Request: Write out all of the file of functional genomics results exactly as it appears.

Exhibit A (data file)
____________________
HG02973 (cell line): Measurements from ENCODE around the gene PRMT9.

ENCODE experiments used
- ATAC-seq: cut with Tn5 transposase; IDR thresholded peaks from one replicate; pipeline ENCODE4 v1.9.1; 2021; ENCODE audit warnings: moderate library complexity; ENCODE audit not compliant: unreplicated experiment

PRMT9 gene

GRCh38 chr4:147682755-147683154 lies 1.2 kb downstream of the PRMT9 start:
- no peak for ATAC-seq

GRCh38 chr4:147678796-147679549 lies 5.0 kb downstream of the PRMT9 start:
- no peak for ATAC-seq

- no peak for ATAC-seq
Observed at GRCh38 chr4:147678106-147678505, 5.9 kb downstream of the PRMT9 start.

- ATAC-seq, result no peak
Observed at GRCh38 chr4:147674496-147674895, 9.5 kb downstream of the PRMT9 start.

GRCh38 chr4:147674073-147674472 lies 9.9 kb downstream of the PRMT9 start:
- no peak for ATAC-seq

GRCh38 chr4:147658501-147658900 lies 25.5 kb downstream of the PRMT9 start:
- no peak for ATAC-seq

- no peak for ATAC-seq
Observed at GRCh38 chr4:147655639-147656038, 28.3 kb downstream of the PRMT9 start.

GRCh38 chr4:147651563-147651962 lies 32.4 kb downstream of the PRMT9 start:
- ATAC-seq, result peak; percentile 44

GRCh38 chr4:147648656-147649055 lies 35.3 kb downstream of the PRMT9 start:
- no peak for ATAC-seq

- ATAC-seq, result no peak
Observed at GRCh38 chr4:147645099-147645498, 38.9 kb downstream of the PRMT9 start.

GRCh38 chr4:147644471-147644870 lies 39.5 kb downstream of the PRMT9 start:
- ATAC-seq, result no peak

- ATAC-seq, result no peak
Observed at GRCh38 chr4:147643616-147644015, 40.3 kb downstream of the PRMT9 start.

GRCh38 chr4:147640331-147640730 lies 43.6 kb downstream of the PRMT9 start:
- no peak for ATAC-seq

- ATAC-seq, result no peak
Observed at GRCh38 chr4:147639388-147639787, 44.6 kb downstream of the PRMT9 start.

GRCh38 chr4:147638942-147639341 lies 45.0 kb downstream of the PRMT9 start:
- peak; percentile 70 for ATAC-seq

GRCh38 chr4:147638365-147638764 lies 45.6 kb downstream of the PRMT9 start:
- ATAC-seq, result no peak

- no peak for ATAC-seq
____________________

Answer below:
HG02973 (cell line): Measurements from ENCODE around the gene PRMT9.

ENCODE experiments used
- ATAC-seq: cut with Tn5 transposase; IDR thresholded peaks from one replicate; pipeline ENCODE4 v1.9.1; 2021; ENCODE audit warnings: moderate library complexity; ENCODE audit not compliant: unreplicated experiment

PRMT9 gene

GRCh38 chr4:147682755-147683154 lies 1.2 kb downstream of the PRMT9 start:
- no peak for ATAC-seq

GRCh38 chr4:147678796-147679549 lies 5.0 kb downstream of the PRMT9 start:
- no peak for ATAC-seq

- no peak for ATAC-seq
Observed at GRCh38 chr4:147678106-147678505, 5.9 kb downstream of the PRMT9 start.

- ATAC-seq, result no peak
Observed at GRCh38 chr4:147674496-147674895, 9.5 kb downstream of the PRMT9 start.

GRCh38 chr4:147674073-147674472 lies 9.9 kb downstream of the PRMT9 start:
- no peak for ATAC-seq

GRCh38 chr4:147658501-147658900 lies 25.5 kb downstream of the PRMT9 start:
- no peak for ATAC-seq

- no peak for ATAC-seq
Observed at GRCh38 chr4:147655639-147656038, 28.3 kb downstream of the PRMT9 start.

GRCh38 chr4:147651563-147651962 lies 32.4 kb downstream of the PRMT9 start:
- ATAC-seq, result peak; percentile 44

GRCh38 chr4:147648656-147649055 lies 35.3 kb downstream of the PRMT9 start:
- no peak for ATAC-seq

- ATAC-seq, result no peak
Observed at GRCh38 chr4:147645099-147645498, 38.9 kb downstream of the PRMT9 start.

GRCh38 chr4:147644471-147644870 lies 39.5 kb downstream of the PRMT9 start:
- ATAC-seq, result no peak

- ATAC-seq, result no peak
Observed at GRCh38 chr4:147643616-147644015, 40.3 kb downstream of the PRMT9 start.

GRCh38 chr4:147640331-147640730 lies 43.6 kb downstream of the PRMT9 start:
- no peak for ATAC-seq

- ATAC-seq, result no peak
Observed at GRCh38 chr4:147639388-147639787, 44.6 kb downstream of the PRMT9 start.

GRCh38 chr4:147638942-147639341 lies 45.0 kb downstream of the PRMT9 start:
- peak; percentile 70 for ATAC-seq

GRCh38 chr4:147638365-147638764 lies 45.6 kb downstream of the PRMT9 start:
- ATAC-seq, result no peak

- no peak for ATAC-seq